Olive and olive oil season
Olives have been growing in Vaucluse since ancient times, with the heyday of olive production in the early 20th century when nearly 200 mills used to operate.
Nowadays, several mills are still working, catering to 7,000 olive farmers (including amateurs with a couple of trees through to the owners of olive groves covering several hectares). They harvest Aglandau and Tanche olives, the two main Vaucluse varieties.
Find out all about the secrets of olives in Provence
Olive trees can yield between 15 and 50 kilos of fruit. Four to six kilos are needed to make 1 litre of oil.
Aglandau olives produce powerfully fragrant oil tasting of artichoke and almond. It has the “Huile de Haute Provence” AOC label to certify its origin. There are six towns in Vaucluse which qualify: Beaumont de Pertuis, Grambois, Peypin d’Aigues, Mirabeau, La Bastide des Jourdans and Vitrolles en Luberon.
La Tanche,produces oil as well as tasty table olives, confit black, boasting the “Olive noire de Nyons” AOC label. 18 towns in Vaucluse qualify: Brantes, Buisson, Cairanne, Crestet, Entrechaux, Faucon, Malaucène (part), Puyméras, Rasteau, Roaix, St Marcellin les Vaison, St Romain en Viennois, St Roman de Mallegarde, Séguret, Vaison, Valréas, Villedieu and Visan.
Since 2006, the “Huile d’olive de Provence” AOC has protected and certified the quality of olive production in 115 towns in Vaucluse located between Mont-Ventoux and Luberon. This AOC comprises two denominations, depending on whether fresh or matured olives are used. When the olives are pressed more than three days after harvesting, the appellation specifies "matured olives".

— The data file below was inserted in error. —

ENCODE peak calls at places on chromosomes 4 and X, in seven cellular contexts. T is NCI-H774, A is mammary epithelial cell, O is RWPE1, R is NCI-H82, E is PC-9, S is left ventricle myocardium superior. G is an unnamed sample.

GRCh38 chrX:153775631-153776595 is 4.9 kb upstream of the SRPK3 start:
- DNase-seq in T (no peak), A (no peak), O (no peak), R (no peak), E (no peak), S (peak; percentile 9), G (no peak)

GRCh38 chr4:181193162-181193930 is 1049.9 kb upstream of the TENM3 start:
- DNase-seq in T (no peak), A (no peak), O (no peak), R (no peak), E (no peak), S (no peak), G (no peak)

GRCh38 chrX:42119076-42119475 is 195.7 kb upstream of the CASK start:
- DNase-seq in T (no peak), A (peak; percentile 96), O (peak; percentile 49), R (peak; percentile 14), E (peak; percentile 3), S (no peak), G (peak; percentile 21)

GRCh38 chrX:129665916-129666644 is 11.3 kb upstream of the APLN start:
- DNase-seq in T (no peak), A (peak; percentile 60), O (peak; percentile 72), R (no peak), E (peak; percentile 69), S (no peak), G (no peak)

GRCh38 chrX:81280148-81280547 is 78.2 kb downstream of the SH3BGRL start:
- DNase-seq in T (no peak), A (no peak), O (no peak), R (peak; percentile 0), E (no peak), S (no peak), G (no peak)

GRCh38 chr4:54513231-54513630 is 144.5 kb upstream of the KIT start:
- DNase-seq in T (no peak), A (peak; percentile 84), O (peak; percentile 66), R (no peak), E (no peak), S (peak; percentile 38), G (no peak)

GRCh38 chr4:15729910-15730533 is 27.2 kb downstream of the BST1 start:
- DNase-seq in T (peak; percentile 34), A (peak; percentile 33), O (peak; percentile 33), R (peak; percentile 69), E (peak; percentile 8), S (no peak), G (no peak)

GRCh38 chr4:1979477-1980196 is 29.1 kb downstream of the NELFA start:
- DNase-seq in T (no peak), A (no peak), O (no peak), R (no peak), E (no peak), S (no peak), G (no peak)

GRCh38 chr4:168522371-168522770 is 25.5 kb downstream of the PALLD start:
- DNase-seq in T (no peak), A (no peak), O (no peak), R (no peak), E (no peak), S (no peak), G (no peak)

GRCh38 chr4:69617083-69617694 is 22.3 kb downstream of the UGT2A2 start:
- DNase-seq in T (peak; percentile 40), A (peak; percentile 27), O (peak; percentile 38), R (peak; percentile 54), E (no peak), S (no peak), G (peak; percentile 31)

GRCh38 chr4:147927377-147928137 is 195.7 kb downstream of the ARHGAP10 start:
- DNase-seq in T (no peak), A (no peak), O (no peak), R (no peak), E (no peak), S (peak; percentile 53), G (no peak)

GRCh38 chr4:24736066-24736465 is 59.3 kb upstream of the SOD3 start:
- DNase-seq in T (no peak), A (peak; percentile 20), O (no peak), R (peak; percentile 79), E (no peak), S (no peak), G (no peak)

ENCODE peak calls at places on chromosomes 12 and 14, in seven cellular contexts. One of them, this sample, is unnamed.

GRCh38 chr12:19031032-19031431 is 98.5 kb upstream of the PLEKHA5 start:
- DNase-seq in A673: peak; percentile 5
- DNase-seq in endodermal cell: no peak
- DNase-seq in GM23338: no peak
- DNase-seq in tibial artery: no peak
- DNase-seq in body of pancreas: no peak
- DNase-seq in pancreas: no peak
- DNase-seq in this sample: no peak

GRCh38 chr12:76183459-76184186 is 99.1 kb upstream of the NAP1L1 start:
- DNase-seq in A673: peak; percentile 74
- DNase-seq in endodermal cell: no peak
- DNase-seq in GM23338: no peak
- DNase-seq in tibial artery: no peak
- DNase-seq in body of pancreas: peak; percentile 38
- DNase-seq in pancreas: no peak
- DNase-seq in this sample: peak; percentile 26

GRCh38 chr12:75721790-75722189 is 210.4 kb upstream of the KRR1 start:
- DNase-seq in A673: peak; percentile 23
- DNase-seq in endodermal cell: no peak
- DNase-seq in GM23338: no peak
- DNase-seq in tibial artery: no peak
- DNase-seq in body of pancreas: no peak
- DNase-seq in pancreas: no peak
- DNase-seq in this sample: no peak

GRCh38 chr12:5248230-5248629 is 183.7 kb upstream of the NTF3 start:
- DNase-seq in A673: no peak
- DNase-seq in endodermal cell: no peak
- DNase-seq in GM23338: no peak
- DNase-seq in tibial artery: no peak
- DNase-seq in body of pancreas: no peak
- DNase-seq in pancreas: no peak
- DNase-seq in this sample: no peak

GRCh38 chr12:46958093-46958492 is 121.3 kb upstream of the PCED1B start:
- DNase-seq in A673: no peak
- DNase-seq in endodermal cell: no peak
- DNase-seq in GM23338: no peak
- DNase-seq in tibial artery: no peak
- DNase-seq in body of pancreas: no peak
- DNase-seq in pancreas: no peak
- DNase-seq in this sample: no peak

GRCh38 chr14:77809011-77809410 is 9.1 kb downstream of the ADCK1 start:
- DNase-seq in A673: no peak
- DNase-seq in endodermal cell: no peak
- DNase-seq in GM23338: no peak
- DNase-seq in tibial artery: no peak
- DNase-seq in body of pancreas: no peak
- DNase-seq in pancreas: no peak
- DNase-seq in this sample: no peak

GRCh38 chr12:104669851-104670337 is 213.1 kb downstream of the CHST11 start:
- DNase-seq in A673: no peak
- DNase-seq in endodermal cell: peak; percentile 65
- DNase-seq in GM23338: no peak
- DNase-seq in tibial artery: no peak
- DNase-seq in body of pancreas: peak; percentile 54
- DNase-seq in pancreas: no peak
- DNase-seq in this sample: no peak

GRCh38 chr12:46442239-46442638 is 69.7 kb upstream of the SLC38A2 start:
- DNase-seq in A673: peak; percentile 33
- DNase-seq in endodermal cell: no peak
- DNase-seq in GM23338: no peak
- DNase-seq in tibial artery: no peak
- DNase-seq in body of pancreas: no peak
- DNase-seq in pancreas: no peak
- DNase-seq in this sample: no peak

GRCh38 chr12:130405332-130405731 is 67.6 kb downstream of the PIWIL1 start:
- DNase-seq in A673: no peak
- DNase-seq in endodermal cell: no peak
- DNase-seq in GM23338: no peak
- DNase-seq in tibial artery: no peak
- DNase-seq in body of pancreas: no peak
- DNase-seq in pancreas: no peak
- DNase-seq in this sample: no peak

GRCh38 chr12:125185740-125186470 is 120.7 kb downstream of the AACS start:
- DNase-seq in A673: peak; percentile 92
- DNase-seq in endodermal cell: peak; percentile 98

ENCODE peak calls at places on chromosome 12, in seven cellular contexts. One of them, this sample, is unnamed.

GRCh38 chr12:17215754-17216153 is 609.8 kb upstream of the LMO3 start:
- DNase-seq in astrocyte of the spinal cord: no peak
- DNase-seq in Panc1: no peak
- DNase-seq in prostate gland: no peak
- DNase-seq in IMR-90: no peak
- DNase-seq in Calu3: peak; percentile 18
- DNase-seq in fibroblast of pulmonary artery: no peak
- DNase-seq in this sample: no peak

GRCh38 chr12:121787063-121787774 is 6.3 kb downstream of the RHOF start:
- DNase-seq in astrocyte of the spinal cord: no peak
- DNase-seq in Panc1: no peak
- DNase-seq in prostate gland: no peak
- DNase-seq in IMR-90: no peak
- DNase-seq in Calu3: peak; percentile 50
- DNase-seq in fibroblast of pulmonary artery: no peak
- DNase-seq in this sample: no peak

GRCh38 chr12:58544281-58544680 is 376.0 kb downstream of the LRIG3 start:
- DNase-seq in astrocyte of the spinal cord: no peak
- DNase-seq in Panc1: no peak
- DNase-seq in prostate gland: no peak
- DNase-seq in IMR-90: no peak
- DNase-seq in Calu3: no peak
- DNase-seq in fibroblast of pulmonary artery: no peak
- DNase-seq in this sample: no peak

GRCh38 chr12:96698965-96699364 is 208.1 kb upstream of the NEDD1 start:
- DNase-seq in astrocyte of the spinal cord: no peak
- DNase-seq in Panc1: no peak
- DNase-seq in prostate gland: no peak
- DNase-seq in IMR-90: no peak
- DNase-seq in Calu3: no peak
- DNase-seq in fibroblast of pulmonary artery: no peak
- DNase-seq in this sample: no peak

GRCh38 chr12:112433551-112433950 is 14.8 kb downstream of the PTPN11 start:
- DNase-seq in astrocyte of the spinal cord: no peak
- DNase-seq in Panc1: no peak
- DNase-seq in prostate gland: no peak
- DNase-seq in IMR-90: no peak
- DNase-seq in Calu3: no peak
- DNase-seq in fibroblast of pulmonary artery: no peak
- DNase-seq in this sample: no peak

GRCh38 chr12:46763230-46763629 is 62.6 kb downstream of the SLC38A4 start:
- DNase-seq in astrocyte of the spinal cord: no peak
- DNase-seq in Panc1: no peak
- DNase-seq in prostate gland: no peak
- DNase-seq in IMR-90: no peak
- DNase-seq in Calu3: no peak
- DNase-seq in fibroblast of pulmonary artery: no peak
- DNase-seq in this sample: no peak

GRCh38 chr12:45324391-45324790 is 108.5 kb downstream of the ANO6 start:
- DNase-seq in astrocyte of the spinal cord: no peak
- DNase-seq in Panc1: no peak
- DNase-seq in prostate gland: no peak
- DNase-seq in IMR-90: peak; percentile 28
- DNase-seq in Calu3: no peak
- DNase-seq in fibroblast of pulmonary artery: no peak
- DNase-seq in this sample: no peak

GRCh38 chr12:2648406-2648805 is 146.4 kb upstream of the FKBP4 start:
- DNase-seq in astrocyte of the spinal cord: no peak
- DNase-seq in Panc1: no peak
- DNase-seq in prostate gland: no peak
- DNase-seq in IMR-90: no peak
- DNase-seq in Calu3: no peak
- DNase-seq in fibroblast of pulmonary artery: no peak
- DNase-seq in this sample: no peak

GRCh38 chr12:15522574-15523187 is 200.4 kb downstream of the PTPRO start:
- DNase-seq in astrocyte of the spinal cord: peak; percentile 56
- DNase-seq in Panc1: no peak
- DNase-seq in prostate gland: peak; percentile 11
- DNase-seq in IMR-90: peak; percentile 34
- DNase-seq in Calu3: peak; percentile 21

Oil mill tours:
A bit of background to olives
There are only two mills using animals to work the press left in Vaucluse, unused since the 1920s-30s. They serve to remind us that olive mills used to be powered by people or animals.
Working mills – to watch how the oil is made and taste it
Some mills only open their doors to producers in November for olive oil production, while others offer guided tours and tasting sessions. Here is a selection of the best addresses to find out all about olive oil:
The best time of year to find out about olives is what the French call the “olivades” season from late November to late January. There’s even a proverb about it: “A la saint Catherine, l’huile est dans l’olive”, meaning that the olives are ready for pressing on St Catherine’s Day. The fruit is harvested and taken to the mill to make the fruity oil. During this period, all sorts of events are laid on in Provence villages: